There is great uncertainty and controversy over whether the benefits of regular screening for prostate cancer outweigh the risks for most men. Prostate cancer is often slow growing. Doctors cannot yet predict accurately which early-stage tumors pose a risk of being aggressive and need treatment, and which tumors should be left alone. The concern is that routine screening for early detection of tumors may lead to invasive and unnecessary treatment.
In general, the current consensus is that there is no “one size fits all” guideline for who should receive prostate cancer screening and at what age. Before deciding to be tested, men need to discuss the pros and cons of screening with their doctors.
Candidates for Annual Screening. The best age to start annual screening is under debate. Major medical organizations generally recommend that:
- Men ages 50 - 75 should be offered annual screening with the PSA test and digital rectal exam. However, the United States Preventive Services Task Force notes that there is insufficient evidence to determine whether routine prostate cancer screening has benefits. If a man chooses to be tested, he should be screened yearly with a PSA test and digital rectal exam.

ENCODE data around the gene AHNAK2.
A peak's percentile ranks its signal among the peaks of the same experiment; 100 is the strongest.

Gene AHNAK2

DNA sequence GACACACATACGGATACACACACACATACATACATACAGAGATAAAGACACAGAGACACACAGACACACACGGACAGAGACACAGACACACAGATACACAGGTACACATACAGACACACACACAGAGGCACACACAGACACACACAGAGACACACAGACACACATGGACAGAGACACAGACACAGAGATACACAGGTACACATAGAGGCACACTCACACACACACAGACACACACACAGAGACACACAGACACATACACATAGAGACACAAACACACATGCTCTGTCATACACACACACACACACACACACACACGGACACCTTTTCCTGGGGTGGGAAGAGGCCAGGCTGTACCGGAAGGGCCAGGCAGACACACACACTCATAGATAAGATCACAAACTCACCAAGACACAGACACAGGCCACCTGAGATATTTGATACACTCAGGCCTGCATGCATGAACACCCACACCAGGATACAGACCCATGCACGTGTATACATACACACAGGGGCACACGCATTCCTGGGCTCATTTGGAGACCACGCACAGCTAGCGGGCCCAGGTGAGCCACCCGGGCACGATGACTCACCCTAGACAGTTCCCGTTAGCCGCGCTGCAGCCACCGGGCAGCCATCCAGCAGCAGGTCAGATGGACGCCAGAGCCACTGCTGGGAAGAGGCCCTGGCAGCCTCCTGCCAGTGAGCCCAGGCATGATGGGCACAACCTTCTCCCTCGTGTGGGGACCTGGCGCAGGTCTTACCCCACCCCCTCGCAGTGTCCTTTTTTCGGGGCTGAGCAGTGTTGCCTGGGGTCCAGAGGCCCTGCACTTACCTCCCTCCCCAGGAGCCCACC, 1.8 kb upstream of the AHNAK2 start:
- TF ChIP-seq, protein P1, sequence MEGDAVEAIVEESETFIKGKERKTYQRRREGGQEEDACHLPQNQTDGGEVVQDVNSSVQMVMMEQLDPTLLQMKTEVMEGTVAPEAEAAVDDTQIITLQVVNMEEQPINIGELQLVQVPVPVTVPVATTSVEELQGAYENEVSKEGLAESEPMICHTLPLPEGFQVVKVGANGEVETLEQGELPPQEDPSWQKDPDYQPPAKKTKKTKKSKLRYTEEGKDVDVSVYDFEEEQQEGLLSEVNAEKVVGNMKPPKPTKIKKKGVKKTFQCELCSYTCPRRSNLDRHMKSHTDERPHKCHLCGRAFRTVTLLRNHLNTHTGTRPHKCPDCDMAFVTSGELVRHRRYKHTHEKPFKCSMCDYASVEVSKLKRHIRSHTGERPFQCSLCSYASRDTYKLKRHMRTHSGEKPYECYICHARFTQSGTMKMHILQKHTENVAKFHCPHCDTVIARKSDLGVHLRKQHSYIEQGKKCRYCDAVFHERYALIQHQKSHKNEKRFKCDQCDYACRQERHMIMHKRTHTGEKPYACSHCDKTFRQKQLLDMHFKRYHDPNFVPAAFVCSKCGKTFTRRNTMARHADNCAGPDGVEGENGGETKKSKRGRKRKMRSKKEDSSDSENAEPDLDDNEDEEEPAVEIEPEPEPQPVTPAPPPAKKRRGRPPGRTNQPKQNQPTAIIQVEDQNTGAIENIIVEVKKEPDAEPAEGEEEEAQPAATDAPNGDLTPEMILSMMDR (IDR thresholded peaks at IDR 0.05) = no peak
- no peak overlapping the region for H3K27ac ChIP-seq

- Men with a family history of prostate cancer and all African-American men should consider annual screening at about age 40 - 45.
- PSA testing is not recommended for men over age 75. Because of shortened lifespan, responding to abnormal PSA results in this age group may lead to overly aggressive treatment.
Standard Screening Tests for Early Detection
Two standard tests are used for early detection of prostate cancer:
- PSA test. The PSA blood test measures the level of a protein called prostate-specific antigen. It is able to detect early prostate cancer, although it has limitations.
- Digital rectal examination (DRE). The DRE is a physical examination. The doctor inserts a gloved and lubricated finger into the patient's rectum and feels the prostate for bumps or other abnormalities.
Review Date: 07/26/2010
Reviewed By: Harvey Simon, MD, Editor-in-Chief, Associate Professor of Medicine, Harvard Medical School; Physician, Massachusetts General Hospital. Also reviewed by David Zieve, MD, MHA, Medical Director, A.D.A.M., Inc.